I have nothing new to say about Faster other than what I jotted down in my original November review (read it here). “[After] a while all of this just gets old,” I wrote just days after seeing it, “and it doesn’t matter if the director stages a crackerjack moonlight car chase or if a bathroom brawl has all the ferocity of a UFC title bout. There’s too much going on and, worse, all of it is treated with such overblown solemnity by the time the forgone conclusion is reached I felt like I’d been both pummeled and preached at for a good deal longer than I enjoyed.” I can’t imagine this is going to change now that the film is on Blu-ray, but then again I’m not exactly going to make it a priority to single it out to watch again so I can know for sure.
I’ve long kind of felt that director Ben Stiller’s The Cable Guy with Jim Carrey needed some sort of reevaluation, everyone at the time of its release too caught up in its star’s massive paycheck (a reported $20-million if I remember correctly) then they were with the movie itself. Well, our own Mitchell Hattaway has done just that and I can’t say his words are any kinder than those by other critics back in 1996 were. In his just posted Blu-ray Review he writes, “The movie needed a driving vision, but instead it got a group of people tossing in ideas willy-nilly… Some scenes (the dinner party, the trip to the theme restaurant) play like long sketches, tied to the rest of the movie by a tenuous thread.”
From A.O. Scott’s review printed in the New York Times(read it here): “The Canadian pianist Glenn Gould, who died at 50 in 1982, has been a figure of fascination since he burst onto the classical music scene, with startling virtuosity and an unusual brand of flamboyance, in the 1950s. His interpretations of the piano repertory — the work of Bach in particular — were fresh and provocative, and his self-presentation was both matinee-idol charismatic and winningly odd. As Gould’s celebrity grew, some of his peculiarities became as famous as his playing. He insisted on sitting in a special low-slung chair, so that his long arms seemed to angle upward to the keyboard. He wore scarves, gloves and overcoats in all kinds of weather. He rambled charmingly in interviews and hummed loudly onstage.”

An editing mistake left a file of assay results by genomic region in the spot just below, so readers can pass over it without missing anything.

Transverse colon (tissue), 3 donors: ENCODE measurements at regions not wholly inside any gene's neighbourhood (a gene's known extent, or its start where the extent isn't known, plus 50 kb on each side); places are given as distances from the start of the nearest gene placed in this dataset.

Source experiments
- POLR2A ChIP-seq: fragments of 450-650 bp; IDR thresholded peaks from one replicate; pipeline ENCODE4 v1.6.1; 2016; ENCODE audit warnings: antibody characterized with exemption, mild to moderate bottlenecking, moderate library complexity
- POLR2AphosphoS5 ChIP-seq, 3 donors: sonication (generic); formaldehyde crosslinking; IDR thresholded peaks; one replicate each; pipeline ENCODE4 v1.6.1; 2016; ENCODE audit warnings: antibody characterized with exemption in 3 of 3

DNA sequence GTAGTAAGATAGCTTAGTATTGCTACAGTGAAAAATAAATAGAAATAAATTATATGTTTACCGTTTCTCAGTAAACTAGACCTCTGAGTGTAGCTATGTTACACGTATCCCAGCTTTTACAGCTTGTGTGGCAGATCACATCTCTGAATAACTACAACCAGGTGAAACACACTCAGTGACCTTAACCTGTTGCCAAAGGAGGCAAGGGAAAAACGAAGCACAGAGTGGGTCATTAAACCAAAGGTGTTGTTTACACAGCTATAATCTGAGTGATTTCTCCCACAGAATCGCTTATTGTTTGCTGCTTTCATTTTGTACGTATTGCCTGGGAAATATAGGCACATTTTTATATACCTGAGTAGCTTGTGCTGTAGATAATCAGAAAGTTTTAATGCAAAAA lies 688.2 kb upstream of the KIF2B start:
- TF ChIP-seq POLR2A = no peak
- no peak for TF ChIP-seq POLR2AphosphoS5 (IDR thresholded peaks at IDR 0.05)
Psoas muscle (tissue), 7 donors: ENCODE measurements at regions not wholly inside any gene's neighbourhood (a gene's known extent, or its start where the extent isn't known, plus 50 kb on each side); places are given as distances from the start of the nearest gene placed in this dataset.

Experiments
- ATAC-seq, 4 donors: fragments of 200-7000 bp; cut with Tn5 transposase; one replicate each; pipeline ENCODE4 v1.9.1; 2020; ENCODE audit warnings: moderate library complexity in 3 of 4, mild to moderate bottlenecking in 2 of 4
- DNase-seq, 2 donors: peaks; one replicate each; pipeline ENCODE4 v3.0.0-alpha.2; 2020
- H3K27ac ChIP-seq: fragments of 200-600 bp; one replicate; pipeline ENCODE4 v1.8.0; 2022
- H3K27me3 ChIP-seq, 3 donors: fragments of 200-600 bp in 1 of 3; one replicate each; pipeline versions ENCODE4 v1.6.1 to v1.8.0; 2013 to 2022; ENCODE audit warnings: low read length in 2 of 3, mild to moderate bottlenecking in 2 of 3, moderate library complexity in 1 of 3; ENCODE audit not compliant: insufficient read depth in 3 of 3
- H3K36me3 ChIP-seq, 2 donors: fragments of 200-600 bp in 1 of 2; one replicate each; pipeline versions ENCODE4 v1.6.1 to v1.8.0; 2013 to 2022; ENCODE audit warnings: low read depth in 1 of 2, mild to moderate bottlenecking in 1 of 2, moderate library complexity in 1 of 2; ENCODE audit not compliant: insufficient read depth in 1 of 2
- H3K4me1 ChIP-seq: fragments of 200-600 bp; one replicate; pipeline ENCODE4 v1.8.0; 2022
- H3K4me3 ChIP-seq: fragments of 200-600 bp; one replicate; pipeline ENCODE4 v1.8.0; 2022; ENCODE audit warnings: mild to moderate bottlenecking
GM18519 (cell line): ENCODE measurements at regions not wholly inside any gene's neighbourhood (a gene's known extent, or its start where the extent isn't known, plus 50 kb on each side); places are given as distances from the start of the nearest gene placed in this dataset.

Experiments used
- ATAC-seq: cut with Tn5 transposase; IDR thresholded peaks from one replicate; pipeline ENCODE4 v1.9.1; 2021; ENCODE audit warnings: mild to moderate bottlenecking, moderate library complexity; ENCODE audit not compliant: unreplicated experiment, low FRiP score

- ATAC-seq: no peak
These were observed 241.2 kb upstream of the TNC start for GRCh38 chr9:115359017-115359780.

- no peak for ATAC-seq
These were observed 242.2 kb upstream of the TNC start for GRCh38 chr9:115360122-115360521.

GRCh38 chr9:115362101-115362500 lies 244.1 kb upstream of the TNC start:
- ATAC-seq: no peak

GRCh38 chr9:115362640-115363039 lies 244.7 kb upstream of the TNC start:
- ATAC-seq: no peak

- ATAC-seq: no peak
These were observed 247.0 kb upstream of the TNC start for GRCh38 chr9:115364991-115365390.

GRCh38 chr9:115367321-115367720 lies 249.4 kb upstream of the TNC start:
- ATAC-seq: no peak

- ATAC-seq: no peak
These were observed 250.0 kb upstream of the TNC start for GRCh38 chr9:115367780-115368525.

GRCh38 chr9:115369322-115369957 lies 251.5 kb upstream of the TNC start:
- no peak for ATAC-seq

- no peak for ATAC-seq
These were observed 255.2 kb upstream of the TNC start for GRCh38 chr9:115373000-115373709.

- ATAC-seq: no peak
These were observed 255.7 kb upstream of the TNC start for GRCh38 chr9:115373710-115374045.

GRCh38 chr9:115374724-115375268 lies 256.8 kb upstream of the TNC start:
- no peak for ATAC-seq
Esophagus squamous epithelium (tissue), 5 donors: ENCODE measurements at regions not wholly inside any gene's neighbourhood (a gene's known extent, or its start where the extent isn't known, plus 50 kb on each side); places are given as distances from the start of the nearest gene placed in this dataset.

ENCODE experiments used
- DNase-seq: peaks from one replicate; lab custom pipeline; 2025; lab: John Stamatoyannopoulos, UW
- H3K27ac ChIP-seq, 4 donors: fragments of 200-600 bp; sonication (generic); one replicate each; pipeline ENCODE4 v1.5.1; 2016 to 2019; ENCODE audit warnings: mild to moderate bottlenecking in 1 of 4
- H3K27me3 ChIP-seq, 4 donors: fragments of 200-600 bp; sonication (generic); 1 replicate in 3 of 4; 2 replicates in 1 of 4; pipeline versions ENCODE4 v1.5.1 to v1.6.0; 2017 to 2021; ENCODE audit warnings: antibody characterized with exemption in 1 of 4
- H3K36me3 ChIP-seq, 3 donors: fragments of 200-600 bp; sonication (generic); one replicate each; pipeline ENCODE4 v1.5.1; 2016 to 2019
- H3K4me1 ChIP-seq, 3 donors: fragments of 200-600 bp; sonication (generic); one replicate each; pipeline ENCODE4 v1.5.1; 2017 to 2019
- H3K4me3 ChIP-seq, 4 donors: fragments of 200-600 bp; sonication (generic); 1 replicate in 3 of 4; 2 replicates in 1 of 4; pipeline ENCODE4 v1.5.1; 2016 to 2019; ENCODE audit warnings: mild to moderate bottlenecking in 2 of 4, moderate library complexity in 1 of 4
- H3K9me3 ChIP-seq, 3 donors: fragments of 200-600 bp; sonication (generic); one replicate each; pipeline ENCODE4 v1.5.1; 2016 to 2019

A new seven-disc box set of all three of the original Pirates of the Caribbean adventures released now to promote the upcoming debut of the fourth adventure of Captain Jack Sparrow, Pirates of the Caribbean: On Stranger Tides, hitting theatres on May 20. I literally just received this one, so I’ll try and have a review up as soon as I can but considering each film runs right around 150 or so minutes don’t expect it to be posted all that quickly.
Gabriel Macht from Behind Enemy Lines and Terminator 2 and Terminator 3 baddies Robert Patrick and Kristanna Loken star in S.W.A.T. Firefight, a straight-to-DVD sequel to the 2003 Colin Farell/Samuel L. Jackson hit (itself adapted from the classic television show) that for whatever reason never spawned its own theatrical one. Normally I wouldn’t be interested in giving this one even a passing glance, but considering the guy who directed it is named Benny Boom – that’s the name of a B-movie action director if I’ve ever heard one – I might have to give it a look.
From the Blu-ray’s press release: “Directed by Richard Martini, [Cannes Man] is a classic Pygmalion story featuring an array of cameos from current stars, former stars, Hollywood insiders and work-a-day character actors. Johnny Depp and Jim Jarmusch, make a hilarious turn as they take a meeting with Sy and Frank who attempt to get them signed on to a project that doesn’t actually exist. Jon Cryer, Benicio del Toro, Lara Flynn Boyle, Dennis Hopper, John Malkovich, Kevin Pollack and Treat Willams also make notable appearances.” Mitchell will have a full review of the Blu-ray for everyone to take a look at soon.
Welcome to Mainframe. Home to Guardian Bob, formatted to mend and defend. Join the fast-paced action and adventure as Bob and his friends Dot, her brother Enzo and his trusty dog Frisket fend off attacks from the super viruses known as Megabyte and Hexadecimal in their relentless pursuit of chaos and the destruction of Mainframe. Known as the very first completely computer-animated half-hour TV series, ReBoot debuted in the United States on ABC’s Saturday-morning block in 1994 and has captured the hearts and imaginations of kids and gamers ever since!(Description reprinted from Amazon.com)